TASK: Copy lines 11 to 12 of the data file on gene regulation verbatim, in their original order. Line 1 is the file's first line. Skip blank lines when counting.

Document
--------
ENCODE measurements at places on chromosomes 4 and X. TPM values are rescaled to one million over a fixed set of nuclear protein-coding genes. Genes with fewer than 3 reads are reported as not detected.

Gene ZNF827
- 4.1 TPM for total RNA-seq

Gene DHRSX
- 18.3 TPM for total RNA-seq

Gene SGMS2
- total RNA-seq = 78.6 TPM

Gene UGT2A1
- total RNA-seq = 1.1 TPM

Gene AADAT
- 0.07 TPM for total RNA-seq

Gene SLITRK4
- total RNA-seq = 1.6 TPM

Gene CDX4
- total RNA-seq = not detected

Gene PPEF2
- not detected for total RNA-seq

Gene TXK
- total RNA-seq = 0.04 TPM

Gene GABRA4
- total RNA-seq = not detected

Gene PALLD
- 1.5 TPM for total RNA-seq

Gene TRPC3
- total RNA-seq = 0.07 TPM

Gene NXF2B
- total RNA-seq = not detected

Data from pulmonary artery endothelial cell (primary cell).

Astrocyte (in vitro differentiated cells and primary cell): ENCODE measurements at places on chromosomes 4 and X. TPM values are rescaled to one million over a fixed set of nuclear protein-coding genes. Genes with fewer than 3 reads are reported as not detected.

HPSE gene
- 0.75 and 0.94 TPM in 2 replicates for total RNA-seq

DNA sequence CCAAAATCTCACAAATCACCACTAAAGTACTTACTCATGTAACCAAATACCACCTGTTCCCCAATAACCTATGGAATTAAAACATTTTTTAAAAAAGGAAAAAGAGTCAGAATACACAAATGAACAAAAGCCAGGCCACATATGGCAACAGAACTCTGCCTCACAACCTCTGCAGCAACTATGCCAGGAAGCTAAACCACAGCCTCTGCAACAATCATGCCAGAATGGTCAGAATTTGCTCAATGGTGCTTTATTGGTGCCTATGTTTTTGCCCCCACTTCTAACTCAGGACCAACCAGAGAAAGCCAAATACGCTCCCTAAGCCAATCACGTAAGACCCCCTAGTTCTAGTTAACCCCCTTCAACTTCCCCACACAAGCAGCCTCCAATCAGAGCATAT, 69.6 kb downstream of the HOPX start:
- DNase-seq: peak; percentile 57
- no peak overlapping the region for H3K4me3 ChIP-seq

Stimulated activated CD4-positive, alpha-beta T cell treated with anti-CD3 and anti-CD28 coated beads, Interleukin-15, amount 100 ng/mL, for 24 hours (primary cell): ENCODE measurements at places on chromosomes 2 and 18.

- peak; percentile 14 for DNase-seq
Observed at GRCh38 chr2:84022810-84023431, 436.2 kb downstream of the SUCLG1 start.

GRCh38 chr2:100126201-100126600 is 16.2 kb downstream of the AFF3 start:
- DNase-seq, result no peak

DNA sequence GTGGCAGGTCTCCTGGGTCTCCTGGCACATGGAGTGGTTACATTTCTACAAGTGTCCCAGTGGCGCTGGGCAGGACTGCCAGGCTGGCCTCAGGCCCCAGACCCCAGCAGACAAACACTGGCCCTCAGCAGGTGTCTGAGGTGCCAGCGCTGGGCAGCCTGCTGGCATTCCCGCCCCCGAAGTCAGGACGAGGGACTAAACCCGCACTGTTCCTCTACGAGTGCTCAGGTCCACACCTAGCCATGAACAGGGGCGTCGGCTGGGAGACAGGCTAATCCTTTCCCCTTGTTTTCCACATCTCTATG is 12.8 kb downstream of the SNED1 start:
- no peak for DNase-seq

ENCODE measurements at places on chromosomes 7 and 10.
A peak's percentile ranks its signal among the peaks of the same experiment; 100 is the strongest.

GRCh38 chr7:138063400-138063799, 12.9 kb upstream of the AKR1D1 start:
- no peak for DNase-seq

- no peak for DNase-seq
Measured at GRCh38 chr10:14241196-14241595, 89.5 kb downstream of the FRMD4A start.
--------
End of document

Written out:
- 0.07 TPM for total RNA-seq

Gene SLITRK4